Sea swimming Pool Cliftonville February 2018 – Frame 2 of 14
This is the second of two posts in the “See Like A Professional” series. In the first post we looked at the following topics:
- Bad pictures are good,
- Shoot fewer frames of more subjects or shoot more frames of fewer subjects,
- Pictures are taken, photographs are made
- Effective and efficient seeing practice is not repeatedly pressing the button
See the full Part 1 post here
There are many articles about photographic seeing available on the web and in print. The idea behind this series of articles is to set out some of the wider fundamental thinking before you get into the nuts and bolts of how photographic seeing is achieved. In this post we will be focusing our attention on the following topics:
- Relax and observe your subject
- Fully work your subject and frame
- Look for the extraordinary within the ordinary
- Less is more
- Be brave and get closer
- Ignore the background at your peril
Let’s go through each practical point and I will explain the reasons why they are useful to help you see photographically. I have said many times photography is a very individual practice, the resulting digital image or print is brought about by a myriad of different routes. Each photographer has their own way of coming to that settled and satisfying result of vision, style and the craft of printing. See the German Fotospeed photographer Elke Vogelsang’s blog post on the benefits of printing your own work.
1 Relax and observe your chosen subject
As a generalisation, many photographers see the outline of the picture in their mind’s eye and take the shot with a very short period of observation. In some cases this will be the appropriate thing to do due to the timing available, the shot will be lost if action is not taken immediately. For example, this could be true of street photography, motor racing or team games. Where you have the opportunity to observe or to put it in a more poetic way “to stand and stare” seeing benefits can be gained.
In recent years Mindfulness has come into the orbit of photography. Without going into long explanations about Mindfulness here it simply means to be “completely in the moment”. We need to give our full undivided attention to observing and framing our chosen subject. We cannot be distracted by worrying about how to operate the camera properly. When you are looking through the viewfinder, 100% of your concentration must be channelled into the picture taking and making process.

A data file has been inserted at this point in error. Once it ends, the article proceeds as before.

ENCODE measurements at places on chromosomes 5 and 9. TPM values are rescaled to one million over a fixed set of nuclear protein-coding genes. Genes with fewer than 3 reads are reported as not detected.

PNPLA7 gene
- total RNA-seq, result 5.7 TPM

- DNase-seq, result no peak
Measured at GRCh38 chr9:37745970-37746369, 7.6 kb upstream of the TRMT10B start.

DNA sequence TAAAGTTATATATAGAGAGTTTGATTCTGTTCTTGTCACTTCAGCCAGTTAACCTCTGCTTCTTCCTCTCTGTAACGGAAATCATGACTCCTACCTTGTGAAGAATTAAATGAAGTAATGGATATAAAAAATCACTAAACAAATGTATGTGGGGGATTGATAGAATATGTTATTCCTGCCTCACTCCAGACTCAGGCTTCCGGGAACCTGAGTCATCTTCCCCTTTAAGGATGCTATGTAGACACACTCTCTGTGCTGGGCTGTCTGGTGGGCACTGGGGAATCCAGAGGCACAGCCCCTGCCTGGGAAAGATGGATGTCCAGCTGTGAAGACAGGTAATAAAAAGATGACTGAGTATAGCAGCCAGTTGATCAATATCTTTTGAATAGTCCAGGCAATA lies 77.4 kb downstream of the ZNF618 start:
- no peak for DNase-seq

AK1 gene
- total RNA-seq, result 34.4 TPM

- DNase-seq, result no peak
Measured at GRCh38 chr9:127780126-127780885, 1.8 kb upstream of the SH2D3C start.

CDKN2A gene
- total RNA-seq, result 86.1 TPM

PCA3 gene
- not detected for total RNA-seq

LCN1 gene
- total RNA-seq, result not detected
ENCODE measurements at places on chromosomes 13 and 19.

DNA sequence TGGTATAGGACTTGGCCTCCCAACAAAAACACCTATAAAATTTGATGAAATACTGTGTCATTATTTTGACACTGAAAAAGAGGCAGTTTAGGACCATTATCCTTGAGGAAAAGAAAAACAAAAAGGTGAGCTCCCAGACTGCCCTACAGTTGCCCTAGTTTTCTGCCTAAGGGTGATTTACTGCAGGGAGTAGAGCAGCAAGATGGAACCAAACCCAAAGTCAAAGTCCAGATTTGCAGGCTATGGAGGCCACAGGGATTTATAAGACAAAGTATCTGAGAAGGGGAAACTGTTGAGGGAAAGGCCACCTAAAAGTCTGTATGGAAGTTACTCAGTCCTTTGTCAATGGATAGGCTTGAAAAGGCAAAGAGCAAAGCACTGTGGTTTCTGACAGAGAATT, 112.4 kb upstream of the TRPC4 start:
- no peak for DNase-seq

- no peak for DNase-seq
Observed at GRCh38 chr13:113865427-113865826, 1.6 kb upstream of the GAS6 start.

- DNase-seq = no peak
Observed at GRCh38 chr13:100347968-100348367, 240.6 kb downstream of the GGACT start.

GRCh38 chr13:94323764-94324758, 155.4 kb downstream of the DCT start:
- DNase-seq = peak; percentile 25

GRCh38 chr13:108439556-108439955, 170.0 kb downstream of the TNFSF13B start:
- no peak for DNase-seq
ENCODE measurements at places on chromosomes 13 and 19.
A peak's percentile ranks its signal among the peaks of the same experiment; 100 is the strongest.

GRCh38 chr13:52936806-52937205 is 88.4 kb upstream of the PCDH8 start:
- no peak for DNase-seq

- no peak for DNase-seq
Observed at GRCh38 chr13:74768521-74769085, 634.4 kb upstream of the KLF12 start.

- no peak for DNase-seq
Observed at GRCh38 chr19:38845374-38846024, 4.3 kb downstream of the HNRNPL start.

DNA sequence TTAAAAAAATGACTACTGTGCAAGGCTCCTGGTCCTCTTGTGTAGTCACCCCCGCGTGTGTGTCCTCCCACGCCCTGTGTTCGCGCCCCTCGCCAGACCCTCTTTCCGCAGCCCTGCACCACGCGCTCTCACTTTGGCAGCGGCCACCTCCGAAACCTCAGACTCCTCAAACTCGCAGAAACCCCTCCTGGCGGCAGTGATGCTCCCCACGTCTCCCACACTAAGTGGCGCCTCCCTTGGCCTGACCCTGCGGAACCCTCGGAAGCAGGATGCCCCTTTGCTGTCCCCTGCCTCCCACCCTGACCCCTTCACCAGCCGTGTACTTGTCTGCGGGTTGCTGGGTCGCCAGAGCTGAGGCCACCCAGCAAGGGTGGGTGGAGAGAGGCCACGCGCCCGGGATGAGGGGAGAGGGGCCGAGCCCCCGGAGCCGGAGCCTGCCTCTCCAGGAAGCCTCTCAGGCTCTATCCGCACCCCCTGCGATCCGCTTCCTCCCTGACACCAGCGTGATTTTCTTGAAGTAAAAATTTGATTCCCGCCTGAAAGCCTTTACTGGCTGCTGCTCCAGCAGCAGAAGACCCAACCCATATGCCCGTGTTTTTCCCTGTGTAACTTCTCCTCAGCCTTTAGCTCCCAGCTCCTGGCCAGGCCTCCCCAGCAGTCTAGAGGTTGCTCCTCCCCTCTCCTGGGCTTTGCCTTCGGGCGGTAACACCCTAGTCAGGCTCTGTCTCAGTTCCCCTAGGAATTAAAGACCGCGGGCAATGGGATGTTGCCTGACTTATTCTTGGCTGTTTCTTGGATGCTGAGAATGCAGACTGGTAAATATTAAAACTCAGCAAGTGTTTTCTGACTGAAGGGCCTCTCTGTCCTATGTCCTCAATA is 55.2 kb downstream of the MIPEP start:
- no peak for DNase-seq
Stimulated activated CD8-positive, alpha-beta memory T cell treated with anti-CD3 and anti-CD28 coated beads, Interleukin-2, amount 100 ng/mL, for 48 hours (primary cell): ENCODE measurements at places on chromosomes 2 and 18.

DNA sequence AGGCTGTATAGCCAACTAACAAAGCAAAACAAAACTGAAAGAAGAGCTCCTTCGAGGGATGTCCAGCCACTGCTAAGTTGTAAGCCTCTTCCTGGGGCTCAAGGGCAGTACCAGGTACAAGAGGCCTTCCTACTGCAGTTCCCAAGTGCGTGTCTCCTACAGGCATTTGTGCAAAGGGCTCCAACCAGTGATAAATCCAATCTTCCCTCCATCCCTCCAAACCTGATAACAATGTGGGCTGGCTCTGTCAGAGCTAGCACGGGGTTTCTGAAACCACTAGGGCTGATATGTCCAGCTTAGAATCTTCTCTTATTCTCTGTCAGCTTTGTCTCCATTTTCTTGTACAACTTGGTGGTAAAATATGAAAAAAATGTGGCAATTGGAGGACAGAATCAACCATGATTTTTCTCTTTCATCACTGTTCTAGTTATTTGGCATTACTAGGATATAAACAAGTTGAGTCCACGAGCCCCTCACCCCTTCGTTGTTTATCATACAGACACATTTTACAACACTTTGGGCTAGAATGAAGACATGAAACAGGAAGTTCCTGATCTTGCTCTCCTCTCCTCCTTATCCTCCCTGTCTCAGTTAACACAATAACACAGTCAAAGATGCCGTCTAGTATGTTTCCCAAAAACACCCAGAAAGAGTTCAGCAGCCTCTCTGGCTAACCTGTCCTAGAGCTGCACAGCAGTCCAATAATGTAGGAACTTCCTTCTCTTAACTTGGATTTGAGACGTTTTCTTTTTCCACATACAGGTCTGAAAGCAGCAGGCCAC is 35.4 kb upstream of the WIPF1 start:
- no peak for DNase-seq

Take, for example, the practice of the excellent Fotospeed photographer Paul Sanders he will spend much time observing his subject even before taking his Fujifilm GFX 50s camera out of the bag. Finding the most useful viewpoint and background for your subject is one of your key jobs as a photographer. As you change your viewpoint there will be a corresponding change to the resulting background. Finding the viewpoint that gives you what you want to say without distractions is the whole point of observing your chosen subject.
True observation is not a quick glance, it is an intense scrutiny of your chosen subject just as an artist would observe their subject matter before sketching with a pencil. You cannot sketch in detail without keen observation.
2 Fully work your subject and frame
A major mistake made by many is they fail to explore all possibilities of the subject, viewpoint and framing. You will note that there are two parts to this topic the first being find your viewpoint and angle of view. So you’re stood in the right place and you have chosen an appropriate focal length to encapsulate your vision.
To carry on the second point from above:
⦁ How capable are you of arranging your dominant subject matter within the frame?
⦁ Is there only one satisfying arrangement?
⦁ How else could you compose the picture so you have a variety of options to choose from when you come to select a file to be post-processed?
To quote the highly esteemed Canadian photographer and writer Freeman Patterson “Only use the rule of thirds when all other arrangements fail to satisfy.”
The photographer who presses the button very few times of the same subject must be highly confident that their commitment to a small number of frames will not cause disappointment later.
3 Look for the extraordinary within the ordinary
Do you feel when you go out with your camera were looking at the same old, same old stuff?
“The real voyage of discovery consists of not seeking new landscapes. but having new eyes”.